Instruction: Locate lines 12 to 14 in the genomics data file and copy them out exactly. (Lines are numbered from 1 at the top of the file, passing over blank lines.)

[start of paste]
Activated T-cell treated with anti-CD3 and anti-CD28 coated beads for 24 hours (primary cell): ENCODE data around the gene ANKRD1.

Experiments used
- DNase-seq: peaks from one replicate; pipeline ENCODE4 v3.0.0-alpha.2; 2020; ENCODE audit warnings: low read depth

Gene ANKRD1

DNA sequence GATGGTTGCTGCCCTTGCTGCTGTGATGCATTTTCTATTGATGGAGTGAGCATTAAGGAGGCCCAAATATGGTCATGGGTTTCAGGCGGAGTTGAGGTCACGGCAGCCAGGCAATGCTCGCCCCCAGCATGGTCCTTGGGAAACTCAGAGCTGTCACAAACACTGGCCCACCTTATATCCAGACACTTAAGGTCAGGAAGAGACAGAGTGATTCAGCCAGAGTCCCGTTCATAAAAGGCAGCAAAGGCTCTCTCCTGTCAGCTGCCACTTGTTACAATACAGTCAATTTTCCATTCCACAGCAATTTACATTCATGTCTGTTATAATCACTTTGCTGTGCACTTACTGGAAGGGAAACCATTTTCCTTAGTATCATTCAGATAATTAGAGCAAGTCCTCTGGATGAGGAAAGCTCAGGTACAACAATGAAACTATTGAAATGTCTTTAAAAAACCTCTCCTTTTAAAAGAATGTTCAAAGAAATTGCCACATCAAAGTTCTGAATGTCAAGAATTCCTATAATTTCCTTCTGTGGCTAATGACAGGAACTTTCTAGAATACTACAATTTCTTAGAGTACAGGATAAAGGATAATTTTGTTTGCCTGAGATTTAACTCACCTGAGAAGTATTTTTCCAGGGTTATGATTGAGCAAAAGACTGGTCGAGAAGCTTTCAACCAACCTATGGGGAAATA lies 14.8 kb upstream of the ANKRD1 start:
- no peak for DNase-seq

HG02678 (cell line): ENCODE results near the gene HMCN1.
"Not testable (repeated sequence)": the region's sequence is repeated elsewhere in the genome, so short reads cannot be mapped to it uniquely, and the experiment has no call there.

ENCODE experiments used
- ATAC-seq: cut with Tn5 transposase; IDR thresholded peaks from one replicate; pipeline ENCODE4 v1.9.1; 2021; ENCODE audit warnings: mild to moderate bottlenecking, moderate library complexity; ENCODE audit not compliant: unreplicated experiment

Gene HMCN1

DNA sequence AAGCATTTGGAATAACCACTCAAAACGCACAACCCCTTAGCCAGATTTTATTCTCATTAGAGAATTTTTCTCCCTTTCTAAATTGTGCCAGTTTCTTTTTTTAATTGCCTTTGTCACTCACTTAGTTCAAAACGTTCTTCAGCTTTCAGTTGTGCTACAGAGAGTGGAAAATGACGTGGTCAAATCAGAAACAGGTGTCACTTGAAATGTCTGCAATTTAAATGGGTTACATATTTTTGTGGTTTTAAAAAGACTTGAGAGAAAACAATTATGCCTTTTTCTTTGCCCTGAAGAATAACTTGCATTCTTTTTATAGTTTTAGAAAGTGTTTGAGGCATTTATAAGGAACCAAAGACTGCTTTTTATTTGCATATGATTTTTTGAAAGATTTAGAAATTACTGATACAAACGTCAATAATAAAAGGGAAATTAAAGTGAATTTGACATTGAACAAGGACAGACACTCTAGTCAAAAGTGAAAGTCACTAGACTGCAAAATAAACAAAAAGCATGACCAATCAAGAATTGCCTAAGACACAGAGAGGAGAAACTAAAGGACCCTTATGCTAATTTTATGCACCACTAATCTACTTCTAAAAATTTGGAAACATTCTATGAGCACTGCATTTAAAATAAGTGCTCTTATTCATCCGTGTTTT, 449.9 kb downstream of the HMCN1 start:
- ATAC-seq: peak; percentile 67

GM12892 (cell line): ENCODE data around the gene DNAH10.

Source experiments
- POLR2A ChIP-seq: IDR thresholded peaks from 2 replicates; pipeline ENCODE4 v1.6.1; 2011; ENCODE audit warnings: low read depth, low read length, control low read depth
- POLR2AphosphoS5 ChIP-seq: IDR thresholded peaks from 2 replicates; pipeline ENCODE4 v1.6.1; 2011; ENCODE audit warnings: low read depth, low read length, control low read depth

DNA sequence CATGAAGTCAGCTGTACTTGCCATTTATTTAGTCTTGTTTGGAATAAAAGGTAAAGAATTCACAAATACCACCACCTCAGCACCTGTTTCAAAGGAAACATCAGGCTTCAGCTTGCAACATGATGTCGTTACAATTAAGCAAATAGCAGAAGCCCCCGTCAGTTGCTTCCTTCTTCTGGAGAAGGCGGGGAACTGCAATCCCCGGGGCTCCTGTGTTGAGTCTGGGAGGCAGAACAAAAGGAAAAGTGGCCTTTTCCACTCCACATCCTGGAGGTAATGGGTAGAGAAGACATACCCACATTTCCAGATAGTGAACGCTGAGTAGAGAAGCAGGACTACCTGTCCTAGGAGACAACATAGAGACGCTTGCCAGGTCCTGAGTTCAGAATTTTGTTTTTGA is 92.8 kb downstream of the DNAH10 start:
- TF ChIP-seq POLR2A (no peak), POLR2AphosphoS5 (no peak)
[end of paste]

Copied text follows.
DNA sequence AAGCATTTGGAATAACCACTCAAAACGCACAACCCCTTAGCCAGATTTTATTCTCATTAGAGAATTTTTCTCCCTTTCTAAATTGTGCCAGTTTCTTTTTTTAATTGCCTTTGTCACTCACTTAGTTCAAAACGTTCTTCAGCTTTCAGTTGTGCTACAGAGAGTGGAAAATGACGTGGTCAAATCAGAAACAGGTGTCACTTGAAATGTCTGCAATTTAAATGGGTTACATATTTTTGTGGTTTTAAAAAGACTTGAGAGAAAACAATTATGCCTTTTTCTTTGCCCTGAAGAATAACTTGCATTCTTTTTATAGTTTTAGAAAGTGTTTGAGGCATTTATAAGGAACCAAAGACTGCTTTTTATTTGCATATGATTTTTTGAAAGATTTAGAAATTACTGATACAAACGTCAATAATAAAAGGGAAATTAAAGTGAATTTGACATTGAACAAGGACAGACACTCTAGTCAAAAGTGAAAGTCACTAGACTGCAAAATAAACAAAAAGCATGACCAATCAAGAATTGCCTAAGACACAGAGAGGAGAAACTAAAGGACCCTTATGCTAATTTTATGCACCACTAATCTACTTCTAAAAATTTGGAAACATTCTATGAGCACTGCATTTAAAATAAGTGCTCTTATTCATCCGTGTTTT, 449.9 kb downstream of the HMCN1 start:
- ATAC-seq: peak; percentile 67

GM12892 (cell line): ENCODE data around the gene DNAH10.